June marks Pride Month in the United States, in honor of the Stonewall uprising that occurred in 1969. This was not the first time that police raided a gay bar, and it wasn’t the first time LGBTQIA+ people fought back. But those six days of protest at the Stonewall Inn would spark a new dialogue about LGBTQIA+ rights and activism, and those protestors helped inspire much of the change we’ve seen in the United States over the last 50 years.
The legacy of the Stonewall uprising wouldn’t remain as strong as it is today without our commitment to retelling the stories of Marsha P. Johnson, Sylvia Rivera, Stormé DeLarverie, Miss Major Griffin-Gracy, and the other Stonewall Inn protestors.
Out for Good & Allies—the foundation’s employee resource group for lesbian, gay, bisexual, transgender, queer, and intersex staff, and their allies—recognizes the important role that storytelling can play to promote visibility and greater understanding of the issues relevant to our community today.
That’s why, for Pride Month 2023, we took the opportunity to highlight our own employee stories.
Colors That Make Us featured personal stories of foundation employees—anonymously submitted and read by allies across the foundation. The stories of our colleagues served as a reminder that we all come to our work with different perspectives and stories filled with resiliency, hope, bravery, courage, and empathy. Here are a few excerpts:
We all have our own initial coming out stories, some that may impact the way we choose to come out at work or in line at the grocery store when someone notices my ring. I make a choice almost daily on whether to come out. I go through a series of questions to determine the risk vs. reward.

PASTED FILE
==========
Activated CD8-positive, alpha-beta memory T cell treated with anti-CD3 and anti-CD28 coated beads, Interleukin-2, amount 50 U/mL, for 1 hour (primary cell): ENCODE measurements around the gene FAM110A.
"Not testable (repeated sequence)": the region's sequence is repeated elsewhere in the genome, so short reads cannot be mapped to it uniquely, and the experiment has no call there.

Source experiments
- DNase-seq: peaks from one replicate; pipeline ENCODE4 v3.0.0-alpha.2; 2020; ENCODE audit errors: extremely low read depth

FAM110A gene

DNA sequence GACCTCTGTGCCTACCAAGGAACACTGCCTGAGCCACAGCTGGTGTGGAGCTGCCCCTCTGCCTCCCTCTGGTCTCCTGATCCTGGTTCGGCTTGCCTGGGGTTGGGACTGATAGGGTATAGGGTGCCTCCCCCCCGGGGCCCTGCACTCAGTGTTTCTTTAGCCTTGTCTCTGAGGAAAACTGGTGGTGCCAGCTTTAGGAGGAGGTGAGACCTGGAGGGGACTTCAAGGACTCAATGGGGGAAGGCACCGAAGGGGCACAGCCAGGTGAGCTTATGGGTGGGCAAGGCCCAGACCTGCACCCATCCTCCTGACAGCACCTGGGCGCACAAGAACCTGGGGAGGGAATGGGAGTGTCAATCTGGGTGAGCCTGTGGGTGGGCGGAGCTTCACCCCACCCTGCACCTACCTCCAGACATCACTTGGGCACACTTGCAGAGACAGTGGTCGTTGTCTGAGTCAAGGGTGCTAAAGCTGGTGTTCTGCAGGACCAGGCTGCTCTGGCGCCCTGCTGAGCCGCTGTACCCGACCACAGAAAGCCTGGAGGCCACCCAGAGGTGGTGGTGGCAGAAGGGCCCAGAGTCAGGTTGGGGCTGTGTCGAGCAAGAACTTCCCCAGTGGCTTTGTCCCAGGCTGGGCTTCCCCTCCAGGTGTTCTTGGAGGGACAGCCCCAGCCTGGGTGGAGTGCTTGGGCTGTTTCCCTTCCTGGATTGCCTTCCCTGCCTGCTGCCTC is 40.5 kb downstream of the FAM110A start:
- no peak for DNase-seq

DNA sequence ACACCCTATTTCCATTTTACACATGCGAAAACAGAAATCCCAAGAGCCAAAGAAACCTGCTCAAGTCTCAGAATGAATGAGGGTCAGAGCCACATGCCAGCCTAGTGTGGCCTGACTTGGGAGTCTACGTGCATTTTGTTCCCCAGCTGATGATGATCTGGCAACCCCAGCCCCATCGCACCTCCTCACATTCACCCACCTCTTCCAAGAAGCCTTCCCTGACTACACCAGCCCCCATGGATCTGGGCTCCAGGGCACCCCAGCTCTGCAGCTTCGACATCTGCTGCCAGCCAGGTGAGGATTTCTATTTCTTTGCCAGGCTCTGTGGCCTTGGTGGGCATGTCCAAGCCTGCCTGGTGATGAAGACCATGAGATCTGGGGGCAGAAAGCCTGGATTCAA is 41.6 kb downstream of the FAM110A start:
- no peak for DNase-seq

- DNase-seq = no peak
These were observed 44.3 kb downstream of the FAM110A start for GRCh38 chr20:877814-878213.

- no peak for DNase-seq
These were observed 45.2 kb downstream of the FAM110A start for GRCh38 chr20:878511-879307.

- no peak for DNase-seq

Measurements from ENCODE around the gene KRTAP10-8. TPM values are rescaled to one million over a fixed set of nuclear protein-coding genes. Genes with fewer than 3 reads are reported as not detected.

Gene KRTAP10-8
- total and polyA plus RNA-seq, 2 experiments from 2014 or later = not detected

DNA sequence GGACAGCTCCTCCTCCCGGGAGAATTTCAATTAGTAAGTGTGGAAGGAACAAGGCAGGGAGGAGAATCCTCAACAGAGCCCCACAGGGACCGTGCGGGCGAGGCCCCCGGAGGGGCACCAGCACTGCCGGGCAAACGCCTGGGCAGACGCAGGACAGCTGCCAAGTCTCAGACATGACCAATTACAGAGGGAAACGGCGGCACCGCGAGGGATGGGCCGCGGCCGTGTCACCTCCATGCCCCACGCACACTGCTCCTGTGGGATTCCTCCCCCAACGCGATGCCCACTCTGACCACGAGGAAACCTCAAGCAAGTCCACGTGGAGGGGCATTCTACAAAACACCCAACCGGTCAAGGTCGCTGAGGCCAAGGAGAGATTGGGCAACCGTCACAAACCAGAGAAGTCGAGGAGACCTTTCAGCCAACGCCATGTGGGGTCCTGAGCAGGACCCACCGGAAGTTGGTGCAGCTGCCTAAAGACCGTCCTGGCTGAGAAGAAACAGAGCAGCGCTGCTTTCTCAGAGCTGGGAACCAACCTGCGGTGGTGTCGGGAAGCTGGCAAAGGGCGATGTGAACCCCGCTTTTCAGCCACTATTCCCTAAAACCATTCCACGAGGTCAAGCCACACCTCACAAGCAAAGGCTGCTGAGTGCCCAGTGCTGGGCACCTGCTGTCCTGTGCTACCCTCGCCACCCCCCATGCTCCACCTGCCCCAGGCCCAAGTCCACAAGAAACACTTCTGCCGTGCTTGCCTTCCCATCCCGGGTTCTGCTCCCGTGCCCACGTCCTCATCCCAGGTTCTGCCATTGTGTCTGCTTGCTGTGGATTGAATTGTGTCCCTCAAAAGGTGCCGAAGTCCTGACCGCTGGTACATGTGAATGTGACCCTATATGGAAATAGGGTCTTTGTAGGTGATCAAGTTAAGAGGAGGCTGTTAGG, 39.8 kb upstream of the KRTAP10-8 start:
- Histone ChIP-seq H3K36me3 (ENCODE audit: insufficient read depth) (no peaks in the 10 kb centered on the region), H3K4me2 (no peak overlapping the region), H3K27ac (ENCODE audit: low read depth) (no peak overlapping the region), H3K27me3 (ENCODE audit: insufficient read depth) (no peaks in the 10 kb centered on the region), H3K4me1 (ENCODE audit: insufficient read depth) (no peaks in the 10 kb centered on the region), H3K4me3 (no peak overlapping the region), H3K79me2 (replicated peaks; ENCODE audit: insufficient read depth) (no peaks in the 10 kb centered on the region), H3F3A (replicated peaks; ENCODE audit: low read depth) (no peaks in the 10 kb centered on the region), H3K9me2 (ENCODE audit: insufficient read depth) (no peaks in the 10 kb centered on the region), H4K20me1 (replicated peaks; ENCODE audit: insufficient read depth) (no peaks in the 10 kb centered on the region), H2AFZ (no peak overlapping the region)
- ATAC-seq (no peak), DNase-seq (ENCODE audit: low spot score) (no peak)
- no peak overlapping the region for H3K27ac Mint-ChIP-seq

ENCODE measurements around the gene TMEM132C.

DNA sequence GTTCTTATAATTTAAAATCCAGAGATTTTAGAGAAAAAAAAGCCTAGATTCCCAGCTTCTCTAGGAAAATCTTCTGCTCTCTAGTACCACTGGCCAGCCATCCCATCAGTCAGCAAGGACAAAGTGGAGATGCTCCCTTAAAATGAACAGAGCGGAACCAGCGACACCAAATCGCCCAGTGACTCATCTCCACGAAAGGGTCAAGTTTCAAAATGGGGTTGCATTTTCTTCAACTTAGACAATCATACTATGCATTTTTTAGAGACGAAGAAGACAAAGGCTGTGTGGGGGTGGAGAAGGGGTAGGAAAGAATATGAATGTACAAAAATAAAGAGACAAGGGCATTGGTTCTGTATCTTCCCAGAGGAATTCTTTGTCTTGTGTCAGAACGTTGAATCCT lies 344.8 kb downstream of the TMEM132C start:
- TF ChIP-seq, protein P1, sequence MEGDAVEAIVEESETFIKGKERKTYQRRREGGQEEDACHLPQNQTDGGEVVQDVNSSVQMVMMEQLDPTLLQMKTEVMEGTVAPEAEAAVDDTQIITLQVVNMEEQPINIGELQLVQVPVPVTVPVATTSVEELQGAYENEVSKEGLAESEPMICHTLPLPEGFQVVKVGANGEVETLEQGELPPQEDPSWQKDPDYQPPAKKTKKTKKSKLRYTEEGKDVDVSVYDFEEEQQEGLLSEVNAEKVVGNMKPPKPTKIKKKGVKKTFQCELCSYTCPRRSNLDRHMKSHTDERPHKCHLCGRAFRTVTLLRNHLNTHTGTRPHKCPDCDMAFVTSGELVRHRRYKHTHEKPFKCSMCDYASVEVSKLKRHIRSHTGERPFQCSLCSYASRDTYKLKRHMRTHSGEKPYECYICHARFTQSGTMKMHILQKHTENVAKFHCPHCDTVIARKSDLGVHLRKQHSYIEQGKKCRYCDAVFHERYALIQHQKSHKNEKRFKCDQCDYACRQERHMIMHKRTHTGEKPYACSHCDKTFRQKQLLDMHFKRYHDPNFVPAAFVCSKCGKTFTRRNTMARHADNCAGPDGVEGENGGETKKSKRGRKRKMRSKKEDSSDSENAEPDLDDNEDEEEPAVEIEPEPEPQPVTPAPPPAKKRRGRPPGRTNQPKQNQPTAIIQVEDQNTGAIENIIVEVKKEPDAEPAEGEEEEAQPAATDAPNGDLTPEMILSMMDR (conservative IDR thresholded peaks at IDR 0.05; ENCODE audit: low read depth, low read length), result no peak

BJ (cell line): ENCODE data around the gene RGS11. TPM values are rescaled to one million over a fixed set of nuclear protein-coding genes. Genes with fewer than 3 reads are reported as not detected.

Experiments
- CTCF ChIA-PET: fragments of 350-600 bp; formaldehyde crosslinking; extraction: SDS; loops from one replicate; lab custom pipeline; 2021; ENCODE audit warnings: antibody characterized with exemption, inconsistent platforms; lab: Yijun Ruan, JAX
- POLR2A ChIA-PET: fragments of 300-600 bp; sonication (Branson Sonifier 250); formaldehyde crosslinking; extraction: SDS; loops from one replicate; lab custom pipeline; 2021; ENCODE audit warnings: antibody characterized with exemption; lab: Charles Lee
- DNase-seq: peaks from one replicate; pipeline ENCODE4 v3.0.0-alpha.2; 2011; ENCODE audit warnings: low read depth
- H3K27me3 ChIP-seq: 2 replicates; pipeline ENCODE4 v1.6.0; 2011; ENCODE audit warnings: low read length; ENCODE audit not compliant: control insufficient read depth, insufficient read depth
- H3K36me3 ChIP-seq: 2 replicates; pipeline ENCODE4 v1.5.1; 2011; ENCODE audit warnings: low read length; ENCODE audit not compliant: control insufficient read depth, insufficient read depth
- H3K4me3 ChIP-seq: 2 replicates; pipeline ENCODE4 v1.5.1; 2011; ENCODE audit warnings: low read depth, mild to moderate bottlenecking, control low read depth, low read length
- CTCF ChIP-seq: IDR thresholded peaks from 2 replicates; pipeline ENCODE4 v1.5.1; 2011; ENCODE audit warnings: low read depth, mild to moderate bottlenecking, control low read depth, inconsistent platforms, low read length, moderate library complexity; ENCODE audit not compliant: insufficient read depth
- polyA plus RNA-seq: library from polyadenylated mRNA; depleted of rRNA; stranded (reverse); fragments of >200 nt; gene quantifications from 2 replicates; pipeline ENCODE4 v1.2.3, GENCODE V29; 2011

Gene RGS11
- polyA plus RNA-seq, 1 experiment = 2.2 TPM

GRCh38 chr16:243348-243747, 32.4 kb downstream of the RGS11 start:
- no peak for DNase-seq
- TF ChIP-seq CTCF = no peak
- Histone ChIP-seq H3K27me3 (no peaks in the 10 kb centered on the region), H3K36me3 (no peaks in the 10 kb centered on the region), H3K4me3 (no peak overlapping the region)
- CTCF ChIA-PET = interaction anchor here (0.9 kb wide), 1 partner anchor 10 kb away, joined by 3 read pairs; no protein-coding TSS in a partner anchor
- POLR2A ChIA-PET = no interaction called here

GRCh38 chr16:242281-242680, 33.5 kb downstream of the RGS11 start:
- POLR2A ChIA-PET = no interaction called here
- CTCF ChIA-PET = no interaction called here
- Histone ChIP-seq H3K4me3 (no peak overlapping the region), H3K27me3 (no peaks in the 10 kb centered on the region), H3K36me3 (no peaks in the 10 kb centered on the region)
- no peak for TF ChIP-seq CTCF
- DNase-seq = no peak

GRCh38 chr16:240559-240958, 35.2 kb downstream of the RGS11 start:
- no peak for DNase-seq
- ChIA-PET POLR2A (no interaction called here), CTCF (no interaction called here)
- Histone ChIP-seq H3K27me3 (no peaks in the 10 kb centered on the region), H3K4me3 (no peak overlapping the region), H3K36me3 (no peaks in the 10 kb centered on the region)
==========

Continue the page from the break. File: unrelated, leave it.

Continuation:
Am I safe? Is this a safe person?
Is it worth it? And for me, most of the time – I find that the reward of being unapologetically, authentically, and transparently me is far greater than the risk – the risk in these instances is betraying myself, the life I’ve built with my partner, and the Queer activists that came before me.
And then a window opened – I came to the US. And on that first day I stepped on this soil, I said to myself, here’s your chance. You can be – just you. Not someone who has to put on a mask but someone who can be out and proud of who I am. So I've done just that since 2007.
Has it been all smooth sailing? No – but the freedom and lightness of just being me is priceless. Also, being a gay person of color in the US brings a whole lot of other issues. …
Where do I belong? If not here, then where?
So I dug deep, back to my roots, to my childhood truths. What did I value, before society told me what I should? If I threw out the book, the script, the rules, the limits, what did happiness look like? I stumbled on a phrase, my key, that let me hear my own thoughts: "If it were entirely up to me..."
The epiphany that I didn't have to be myself *within the range of what was accepted*, but could simply be myself...
The subtle but profound difference between taking the role you were handed and making the best of it, and deciding—clean slate, innocent, heart and arms wide open— who *you* want to be...
Who *would* you be, if it were entirely up to you?
We were also honored to be joined by Roderick Ferguson who spoke with us about: "The Energy We Generate: The Queer and Critical Legacies of HBCUs.”
Throughout the month, Out for Good & Allies hosted a skate night, bingo, a DJ hosted sip and spin event, along with marching in the Seattle Pride parade and organizing a donation drive to support LGBTQIA+-serving organizations.
Thanks to our Out for Good & Allies, Women Connect, and Black Philanthropic Partners employee resource groups for spearheading a month full of reflection and celebration.